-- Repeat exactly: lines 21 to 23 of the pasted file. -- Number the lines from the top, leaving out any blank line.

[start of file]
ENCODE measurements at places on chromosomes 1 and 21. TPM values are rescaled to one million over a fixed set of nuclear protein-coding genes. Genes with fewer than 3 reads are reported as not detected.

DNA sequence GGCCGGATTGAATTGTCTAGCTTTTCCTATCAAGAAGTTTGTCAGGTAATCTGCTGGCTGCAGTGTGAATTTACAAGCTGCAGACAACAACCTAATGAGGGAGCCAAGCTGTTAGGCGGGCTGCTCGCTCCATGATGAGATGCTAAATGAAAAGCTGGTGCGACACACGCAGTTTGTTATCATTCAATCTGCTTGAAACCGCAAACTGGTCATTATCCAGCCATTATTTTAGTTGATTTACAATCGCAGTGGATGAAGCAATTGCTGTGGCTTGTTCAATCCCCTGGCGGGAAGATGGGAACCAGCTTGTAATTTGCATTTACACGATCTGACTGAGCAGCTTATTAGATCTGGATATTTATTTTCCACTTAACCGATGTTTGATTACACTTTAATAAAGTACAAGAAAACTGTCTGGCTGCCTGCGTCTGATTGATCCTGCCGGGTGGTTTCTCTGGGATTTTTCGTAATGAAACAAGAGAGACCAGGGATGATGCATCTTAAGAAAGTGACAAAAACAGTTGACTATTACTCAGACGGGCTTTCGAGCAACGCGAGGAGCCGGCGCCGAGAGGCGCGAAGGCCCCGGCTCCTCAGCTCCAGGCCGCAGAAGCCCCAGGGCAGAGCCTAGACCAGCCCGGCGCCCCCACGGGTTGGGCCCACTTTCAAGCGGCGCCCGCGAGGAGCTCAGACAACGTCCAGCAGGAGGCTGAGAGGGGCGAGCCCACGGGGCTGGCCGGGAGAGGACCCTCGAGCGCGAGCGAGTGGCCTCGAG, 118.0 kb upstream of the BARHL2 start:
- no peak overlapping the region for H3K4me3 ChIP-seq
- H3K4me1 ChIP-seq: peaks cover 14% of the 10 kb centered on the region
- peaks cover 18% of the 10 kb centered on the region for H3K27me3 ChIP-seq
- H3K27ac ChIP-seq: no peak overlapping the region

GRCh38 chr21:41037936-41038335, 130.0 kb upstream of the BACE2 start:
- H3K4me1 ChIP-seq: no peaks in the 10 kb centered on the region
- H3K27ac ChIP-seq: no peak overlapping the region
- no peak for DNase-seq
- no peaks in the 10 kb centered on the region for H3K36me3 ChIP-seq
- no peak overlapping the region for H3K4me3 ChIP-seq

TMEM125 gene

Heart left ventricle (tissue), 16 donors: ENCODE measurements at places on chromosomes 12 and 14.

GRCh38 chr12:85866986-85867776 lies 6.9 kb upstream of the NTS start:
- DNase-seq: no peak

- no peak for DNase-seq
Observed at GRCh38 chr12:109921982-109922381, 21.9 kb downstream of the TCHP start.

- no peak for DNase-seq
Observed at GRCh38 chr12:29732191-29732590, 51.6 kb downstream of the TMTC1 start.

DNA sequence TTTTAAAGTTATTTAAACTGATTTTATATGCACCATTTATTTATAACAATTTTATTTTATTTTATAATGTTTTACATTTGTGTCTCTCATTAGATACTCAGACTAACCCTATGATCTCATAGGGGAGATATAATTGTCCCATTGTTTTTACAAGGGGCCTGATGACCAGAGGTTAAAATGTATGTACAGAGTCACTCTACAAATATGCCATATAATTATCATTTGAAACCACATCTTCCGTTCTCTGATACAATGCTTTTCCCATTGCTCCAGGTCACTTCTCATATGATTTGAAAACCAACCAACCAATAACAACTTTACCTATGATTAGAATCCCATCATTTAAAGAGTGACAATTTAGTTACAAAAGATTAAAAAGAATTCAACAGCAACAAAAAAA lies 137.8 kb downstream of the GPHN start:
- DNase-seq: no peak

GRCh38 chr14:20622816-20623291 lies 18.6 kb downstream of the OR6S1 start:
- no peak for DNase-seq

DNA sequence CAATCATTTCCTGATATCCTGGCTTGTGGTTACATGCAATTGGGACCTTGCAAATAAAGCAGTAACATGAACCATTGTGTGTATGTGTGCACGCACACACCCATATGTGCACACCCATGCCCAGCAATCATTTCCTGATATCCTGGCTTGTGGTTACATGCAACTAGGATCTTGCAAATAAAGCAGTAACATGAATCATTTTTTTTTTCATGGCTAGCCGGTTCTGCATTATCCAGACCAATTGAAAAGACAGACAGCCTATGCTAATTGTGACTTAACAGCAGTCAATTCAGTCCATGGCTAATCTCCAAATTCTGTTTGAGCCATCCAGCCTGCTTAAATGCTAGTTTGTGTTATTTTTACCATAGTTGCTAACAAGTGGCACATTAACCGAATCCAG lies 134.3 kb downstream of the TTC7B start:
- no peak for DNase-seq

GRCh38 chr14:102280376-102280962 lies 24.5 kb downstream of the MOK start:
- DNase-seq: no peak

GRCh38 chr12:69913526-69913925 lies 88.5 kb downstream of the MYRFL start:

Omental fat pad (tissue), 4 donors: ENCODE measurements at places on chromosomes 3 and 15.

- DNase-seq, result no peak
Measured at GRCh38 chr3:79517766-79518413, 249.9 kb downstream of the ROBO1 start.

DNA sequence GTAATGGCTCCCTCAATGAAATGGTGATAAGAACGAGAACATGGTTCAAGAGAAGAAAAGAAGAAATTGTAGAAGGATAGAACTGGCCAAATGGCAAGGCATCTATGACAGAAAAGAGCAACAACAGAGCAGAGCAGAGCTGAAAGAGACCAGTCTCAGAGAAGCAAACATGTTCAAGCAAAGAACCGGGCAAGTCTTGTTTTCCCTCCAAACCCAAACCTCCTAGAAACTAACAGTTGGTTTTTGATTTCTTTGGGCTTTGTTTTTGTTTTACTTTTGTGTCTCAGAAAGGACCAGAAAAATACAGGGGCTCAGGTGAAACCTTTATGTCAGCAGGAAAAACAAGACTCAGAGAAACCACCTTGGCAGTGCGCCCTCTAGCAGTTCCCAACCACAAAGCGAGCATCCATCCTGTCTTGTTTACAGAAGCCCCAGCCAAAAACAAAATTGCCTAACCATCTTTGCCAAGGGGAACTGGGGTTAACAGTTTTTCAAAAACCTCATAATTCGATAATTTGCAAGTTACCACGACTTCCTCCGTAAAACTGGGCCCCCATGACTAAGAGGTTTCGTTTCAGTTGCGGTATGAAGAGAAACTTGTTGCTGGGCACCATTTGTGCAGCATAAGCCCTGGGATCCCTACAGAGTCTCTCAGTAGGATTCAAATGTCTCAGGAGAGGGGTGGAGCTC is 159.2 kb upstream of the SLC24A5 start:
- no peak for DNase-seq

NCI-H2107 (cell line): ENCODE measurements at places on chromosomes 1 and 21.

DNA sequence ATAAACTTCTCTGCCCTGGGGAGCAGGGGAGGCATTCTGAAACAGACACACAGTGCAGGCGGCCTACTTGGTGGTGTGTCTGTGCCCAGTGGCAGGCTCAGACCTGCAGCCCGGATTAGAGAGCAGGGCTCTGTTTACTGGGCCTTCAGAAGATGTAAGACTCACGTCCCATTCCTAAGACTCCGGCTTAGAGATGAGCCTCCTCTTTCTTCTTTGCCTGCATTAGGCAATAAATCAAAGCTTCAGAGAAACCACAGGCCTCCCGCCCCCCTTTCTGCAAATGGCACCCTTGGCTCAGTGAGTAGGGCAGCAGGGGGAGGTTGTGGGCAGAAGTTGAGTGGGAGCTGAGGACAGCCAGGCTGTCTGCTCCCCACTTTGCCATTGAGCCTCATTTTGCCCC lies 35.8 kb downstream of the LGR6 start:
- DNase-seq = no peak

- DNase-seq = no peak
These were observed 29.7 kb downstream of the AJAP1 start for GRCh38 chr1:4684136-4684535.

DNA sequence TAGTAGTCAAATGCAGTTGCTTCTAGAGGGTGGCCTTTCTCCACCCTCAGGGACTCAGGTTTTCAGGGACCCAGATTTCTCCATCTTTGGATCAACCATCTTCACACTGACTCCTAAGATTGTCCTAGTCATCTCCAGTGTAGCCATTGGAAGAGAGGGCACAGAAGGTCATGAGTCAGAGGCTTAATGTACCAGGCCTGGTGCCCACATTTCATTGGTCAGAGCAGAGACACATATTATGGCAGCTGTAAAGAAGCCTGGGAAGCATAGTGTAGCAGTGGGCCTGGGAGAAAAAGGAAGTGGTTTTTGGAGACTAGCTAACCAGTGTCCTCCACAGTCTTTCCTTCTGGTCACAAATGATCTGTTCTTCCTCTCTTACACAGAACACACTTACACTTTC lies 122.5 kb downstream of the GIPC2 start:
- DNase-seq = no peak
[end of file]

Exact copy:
DNA sequence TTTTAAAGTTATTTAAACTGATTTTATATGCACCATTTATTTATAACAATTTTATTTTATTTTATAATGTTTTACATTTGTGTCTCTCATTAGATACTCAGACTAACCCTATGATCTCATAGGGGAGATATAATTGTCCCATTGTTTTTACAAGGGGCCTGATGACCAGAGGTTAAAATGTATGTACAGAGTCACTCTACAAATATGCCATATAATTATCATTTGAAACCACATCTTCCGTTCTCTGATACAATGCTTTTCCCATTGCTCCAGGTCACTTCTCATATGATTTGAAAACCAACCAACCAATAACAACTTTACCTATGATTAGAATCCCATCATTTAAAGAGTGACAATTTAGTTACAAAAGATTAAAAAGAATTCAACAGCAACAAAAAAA lies 137.8 kb downstream of the GPHN start:
- DNase-seq: no peak

GRCh38 chr14:20622816-20623291 lies 18.6 kb downstream of the OR6S1 start: